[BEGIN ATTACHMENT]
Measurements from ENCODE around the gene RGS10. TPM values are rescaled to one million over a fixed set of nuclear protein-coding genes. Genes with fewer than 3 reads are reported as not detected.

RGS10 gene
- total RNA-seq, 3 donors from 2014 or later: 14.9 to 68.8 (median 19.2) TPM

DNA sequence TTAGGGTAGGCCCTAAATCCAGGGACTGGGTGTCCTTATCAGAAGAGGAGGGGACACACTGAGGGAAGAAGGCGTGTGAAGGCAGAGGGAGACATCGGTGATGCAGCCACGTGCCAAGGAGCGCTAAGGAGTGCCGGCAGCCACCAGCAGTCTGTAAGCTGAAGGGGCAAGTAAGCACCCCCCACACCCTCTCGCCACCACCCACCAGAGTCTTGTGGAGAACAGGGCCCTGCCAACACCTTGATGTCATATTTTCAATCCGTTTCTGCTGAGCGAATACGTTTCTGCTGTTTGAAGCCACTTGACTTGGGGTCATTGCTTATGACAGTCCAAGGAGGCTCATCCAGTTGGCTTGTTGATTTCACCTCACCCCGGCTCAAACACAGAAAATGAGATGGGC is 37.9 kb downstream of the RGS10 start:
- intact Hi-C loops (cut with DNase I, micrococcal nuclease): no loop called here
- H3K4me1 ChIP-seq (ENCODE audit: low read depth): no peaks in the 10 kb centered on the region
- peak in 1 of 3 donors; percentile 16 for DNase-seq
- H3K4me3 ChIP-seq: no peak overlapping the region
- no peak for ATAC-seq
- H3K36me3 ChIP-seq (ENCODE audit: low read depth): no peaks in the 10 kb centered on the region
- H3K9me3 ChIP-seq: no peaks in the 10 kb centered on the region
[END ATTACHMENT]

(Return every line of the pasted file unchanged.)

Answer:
Measurements from ENCODE around the gene RGS10. TPM values are rescaled to one million over a fixed set of nuclear protein-coding genes. Genes with fewer than 3 reads are reported as not detected.

RGS10 gene
- total RNA-seq, 3 donors from 2014 or later: 14.9 to 68.8 (median 19.2) TPM

DNA sequence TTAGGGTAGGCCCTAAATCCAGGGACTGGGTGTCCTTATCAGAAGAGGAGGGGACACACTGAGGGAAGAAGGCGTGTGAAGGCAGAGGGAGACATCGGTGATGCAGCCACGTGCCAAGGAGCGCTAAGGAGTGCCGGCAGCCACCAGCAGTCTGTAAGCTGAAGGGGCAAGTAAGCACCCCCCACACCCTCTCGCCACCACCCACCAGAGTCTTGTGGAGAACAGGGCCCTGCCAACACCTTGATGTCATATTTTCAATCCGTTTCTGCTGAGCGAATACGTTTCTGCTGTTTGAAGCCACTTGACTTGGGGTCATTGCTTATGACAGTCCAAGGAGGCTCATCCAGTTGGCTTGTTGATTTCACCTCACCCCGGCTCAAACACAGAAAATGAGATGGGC is 37.9 kb downstream of the RGS10 start:
- intact Hi-C loops (cut with DNase I, micrococcal nuclease): no loop called here
- H3K4me1 ChIP-seq (ENCODE audit: low read depth): no peaks in the 10 kb centered on the region
- peak in 1 of 3 donors; percentile 16 for DNase-seq
- H3K4me3 ChIP-seq: no peak overlapping the region
- no peak for ATAC-seq
- H3K36me3 ChIP-seq (ENCODE audit: low read depth): no peaks in the 10 kb centered on the region
- H3K9me3 ChIP-seq: no peaks in the 10 kb centered on the region